In response to the question of why we should act in a moral manner towards other people, Loftus asks on p. 42 "What difference does it make anyway whether people are of infinite precious worth?" He trying to show that Christians don’t have a monopoly on morality.
He can answer his own question in the very words he uses. The word infinite assumes a transcendent moral anchor; God. That means we are products of a divine ethic that is greater than anything any group of people can devise. The word precious indicates something that is necessarily worth preserving.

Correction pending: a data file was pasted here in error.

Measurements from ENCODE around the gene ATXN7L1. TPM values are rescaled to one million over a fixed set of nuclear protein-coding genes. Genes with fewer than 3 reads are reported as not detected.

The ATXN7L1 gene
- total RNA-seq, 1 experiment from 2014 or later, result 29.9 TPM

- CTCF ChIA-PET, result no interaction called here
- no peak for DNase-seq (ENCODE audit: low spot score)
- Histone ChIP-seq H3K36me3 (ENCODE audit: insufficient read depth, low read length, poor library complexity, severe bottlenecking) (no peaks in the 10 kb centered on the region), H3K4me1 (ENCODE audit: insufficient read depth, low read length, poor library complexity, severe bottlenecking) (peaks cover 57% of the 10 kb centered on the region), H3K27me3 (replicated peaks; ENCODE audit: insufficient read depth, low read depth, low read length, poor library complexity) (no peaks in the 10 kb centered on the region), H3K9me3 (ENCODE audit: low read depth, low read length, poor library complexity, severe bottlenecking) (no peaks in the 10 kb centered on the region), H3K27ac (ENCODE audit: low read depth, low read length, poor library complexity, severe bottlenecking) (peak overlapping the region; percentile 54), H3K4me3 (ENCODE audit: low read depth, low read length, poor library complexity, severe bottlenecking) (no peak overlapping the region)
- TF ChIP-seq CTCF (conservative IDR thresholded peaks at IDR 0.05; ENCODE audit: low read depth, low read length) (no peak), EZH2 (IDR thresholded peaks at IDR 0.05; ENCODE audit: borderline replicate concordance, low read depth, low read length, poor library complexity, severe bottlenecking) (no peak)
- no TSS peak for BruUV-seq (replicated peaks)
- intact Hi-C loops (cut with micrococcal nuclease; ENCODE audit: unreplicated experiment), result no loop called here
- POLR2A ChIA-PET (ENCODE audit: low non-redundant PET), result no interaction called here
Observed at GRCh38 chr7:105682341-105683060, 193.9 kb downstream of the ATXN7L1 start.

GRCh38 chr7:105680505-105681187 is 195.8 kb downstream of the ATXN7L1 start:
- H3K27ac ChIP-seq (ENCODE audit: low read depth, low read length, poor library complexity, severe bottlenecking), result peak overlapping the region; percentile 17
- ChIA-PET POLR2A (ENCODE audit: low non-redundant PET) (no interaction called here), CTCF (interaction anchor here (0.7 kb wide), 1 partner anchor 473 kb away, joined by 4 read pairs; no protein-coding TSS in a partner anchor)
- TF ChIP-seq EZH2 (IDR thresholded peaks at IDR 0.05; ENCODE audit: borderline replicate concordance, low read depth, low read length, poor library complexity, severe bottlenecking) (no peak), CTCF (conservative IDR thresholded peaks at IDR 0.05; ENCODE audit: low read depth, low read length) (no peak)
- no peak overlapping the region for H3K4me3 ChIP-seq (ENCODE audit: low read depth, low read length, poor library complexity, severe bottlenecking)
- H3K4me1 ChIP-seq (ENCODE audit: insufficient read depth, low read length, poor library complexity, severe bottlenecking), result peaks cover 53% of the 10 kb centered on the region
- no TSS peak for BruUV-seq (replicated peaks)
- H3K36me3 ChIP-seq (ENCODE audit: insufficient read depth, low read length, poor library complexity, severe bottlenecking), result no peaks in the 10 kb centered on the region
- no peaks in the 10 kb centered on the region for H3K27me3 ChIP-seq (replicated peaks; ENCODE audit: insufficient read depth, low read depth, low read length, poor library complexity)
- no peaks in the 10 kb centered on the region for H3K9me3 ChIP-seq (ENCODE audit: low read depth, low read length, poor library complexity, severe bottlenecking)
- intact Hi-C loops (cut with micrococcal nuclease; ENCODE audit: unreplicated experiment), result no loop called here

The word infinite isn’t applicable to people in a non-theistic framework but, does have meaning to theists. The word precious is possibly also not applicable to people from a non-theistic perspective. Many non-theists would maintain that humans are no more precious than any other life form on earth, or the earth itself for that matter. This worldview sees an equality among all things. This would certainly be true of pantheists who believe that everything is ultimately one (Advaita or modern Vedanta Hinduism). Consequently, people really aren’t precious to the non-theist in the sense that they are to the Christian. That’s not to say that Christians only think people are precious and everything else is garbage. It’s just that people have a special purpose and relationship with the creator in addition to the preciousness of the rest of creation (Gen 1:31). In light of this, non-theists can’t lay claim to an ethic that is equal to, much less superior to, Christianity. Non-theists aren’t able to escape the moral relativism that is a logical outworking of such a secular worldview. If relativism is the rule, no non-theists are able to justify their version of morality over another view, including Christianity. The strongest option available to non-theism is that any secular ethic may be applicable in a local sense but, certainly is not universal.